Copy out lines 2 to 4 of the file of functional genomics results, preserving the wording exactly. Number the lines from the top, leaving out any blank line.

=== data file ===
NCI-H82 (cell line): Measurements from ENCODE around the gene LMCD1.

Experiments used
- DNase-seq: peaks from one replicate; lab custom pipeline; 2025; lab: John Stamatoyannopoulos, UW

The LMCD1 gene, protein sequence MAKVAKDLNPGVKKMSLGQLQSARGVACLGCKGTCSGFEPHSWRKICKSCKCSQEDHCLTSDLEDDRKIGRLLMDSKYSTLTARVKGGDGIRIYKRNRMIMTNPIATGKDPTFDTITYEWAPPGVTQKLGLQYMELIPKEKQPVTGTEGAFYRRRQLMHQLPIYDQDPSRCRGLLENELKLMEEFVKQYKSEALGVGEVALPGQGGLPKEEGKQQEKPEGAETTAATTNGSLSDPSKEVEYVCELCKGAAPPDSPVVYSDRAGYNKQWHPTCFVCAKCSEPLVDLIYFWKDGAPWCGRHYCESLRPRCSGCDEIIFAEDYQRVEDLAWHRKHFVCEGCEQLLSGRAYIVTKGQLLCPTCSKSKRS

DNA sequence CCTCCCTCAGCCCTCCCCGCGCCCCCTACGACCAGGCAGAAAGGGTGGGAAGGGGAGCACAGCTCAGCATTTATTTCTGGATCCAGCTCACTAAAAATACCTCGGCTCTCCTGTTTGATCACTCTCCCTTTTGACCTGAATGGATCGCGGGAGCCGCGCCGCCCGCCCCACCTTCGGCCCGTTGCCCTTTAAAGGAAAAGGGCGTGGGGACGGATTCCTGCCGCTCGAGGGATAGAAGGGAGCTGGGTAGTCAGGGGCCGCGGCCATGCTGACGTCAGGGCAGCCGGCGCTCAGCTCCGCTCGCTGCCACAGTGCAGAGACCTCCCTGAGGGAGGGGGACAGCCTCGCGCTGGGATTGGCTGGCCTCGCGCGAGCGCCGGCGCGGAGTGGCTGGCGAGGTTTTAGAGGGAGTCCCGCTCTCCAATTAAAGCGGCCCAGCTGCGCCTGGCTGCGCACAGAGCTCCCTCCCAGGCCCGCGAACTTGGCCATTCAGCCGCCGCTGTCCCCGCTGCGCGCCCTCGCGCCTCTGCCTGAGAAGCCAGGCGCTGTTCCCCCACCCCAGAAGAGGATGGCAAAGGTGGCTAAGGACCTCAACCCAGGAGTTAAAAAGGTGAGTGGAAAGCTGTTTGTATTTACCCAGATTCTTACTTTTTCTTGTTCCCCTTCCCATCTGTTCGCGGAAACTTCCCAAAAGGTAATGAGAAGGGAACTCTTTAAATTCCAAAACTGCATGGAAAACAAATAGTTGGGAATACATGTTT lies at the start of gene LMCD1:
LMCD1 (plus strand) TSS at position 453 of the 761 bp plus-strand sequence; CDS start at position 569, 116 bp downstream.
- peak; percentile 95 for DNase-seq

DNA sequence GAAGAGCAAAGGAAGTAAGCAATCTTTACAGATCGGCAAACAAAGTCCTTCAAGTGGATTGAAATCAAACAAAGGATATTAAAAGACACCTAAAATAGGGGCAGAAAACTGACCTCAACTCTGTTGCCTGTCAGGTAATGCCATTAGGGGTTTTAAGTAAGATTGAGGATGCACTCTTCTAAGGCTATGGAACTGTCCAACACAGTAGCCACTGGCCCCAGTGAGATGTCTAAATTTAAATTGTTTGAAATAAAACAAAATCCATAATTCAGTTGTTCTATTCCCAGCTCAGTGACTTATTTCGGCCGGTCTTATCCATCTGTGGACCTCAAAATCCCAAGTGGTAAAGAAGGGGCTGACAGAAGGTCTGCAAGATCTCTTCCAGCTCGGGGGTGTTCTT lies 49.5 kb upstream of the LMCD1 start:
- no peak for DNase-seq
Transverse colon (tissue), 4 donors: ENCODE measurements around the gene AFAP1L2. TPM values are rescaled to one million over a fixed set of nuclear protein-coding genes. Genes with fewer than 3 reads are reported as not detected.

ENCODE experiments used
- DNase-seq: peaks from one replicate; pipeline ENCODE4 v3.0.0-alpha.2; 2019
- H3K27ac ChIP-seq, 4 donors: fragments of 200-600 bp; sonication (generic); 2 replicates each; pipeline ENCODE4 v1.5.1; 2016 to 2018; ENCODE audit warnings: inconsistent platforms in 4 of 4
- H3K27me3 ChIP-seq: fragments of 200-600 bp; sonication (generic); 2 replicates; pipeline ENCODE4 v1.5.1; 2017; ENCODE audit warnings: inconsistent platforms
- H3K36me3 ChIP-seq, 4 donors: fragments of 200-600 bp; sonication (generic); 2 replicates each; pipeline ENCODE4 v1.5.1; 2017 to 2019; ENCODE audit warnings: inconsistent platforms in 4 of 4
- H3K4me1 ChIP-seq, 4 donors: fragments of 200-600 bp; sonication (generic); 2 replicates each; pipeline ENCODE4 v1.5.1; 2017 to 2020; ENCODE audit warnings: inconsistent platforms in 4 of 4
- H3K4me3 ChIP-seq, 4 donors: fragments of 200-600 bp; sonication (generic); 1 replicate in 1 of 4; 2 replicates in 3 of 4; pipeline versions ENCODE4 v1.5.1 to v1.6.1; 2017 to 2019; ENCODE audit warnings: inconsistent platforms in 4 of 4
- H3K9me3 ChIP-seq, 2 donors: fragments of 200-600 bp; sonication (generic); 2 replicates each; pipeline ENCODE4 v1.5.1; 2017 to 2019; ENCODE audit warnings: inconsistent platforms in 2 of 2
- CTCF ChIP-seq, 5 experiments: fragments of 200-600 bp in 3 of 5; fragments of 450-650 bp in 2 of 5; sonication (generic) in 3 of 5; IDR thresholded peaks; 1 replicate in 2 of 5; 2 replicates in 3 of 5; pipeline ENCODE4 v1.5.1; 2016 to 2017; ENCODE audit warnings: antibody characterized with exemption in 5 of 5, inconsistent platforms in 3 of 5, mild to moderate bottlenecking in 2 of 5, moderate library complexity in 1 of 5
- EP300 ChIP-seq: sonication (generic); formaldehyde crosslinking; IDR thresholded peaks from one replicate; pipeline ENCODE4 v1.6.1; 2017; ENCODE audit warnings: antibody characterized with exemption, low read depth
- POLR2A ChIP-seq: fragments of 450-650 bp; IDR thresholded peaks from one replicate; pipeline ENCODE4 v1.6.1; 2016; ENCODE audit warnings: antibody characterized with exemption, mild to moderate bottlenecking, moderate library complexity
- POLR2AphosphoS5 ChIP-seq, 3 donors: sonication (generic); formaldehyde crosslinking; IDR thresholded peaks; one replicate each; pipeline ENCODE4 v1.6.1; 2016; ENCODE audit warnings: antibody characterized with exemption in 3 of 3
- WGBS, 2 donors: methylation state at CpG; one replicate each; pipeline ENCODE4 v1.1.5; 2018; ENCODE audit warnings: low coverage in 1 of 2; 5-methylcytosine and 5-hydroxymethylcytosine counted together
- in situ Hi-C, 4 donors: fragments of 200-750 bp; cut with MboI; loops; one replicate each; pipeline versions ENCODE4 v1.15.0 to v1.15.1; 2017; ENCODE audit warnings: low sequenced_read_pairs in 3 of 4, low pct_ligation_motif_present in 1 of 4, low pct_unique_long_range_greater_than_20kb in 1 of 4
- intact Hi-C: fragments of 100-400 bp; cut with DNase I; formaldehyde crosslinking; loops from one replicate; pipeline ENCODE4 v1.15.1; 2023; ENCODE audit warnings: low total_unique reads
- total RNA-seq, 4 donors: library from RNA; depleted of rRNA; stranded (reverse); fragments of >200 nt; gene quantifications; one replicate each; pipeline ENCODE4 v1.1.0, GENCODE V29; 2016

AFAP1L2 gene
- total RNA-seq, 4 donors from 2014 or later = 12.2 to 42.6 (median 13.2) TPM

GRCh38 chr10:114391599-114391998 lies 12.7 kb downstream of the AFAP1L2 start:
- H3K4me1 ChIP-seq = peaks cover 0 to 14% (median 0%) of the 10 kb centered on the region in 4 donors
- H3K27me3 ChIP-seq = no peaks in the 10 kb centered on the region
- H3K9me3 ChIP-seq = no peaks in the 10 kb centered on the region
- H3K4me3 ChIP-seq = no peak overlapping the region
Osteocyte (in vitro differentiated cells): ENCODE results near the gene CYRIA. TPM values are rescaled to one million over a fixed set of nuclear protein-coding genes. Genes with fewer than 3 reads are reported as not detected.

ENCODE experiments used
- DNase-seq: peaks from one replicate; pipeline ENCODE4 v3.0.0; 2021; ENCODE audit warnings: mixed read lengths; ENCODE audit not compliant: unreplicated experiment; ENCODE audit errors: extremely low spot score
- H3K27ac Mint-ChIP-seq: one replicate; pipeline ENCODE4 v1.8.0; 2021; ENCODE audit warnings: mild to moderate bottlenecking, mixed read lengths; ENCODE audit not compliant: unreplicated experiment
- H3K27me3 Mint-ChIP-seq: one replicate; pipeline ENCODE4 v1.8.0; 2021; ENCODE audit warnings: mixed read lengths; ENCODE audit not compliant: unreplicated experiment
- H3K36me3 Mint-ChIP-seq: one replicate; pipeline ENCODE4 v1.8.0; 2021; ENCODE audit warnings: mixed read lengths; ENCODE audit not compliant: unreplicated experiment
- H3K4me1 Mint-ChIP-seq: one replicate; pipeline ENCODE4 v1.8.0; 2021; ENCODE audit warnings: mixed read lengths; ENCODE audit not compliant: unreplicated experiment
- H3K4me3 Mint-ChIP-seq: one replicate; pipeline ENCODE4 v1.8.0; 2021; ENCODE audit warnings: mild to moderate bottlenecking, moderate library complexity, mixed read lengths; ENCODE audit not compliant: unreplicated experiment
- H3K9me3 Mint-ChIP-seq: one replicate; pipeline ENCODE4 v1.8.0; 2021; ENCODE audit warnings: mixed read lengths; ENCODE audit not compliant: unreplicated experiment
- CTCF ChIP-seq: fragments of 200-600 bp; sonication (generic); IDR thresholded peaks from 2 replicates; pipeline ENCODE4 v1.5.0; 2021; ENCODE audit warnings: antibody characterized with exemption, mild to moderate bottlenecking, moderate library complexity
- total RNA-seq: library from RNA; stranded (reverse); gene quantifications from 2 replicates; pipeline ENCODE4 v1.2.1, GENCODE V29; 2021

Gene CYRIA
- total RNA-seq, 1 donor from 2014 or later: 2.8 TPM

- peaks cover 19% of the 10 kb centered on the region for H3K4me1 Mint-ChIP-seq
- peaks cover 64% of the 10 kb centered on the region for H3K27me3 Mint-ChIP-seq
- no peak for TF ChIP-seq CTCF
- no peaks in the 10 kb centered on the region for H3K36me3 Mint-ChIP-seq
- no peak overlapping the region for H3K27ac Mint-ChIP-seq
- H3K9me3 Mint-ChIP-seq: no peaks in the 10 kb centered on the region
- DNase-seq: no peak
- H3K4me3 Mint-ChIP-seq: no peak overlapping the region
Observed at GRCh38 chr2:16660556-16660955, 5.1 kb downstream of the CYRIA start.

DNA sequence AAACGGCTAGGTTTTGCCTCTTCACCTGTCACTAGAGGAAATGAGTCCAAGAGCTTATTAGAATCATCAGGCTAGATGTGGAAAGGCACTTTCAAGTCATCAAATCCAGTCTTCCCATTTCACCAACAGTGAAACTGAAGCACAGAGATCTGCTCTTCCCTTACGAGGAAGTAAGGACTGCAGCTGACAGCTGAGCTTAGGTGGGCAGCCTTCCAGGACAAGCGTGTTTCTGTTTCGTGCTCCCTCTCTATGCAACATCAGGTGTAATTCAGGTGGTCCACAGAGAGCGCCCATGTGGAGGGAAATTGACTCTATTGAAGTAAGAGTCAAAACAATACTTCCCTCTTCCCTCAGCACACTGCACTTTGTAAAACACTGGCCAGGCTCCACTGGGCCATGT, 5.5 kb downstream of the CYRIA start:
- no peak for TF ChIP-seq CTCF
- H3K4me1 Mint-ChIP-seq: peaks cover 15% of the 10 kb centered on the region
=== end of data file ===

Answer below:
Experiments used
- DNase-seq: peaks from one replicate; lab custom pipeline; 2025; lab: John Stamatoyannopoulos, UW

The LMCD1 gene, protein sequence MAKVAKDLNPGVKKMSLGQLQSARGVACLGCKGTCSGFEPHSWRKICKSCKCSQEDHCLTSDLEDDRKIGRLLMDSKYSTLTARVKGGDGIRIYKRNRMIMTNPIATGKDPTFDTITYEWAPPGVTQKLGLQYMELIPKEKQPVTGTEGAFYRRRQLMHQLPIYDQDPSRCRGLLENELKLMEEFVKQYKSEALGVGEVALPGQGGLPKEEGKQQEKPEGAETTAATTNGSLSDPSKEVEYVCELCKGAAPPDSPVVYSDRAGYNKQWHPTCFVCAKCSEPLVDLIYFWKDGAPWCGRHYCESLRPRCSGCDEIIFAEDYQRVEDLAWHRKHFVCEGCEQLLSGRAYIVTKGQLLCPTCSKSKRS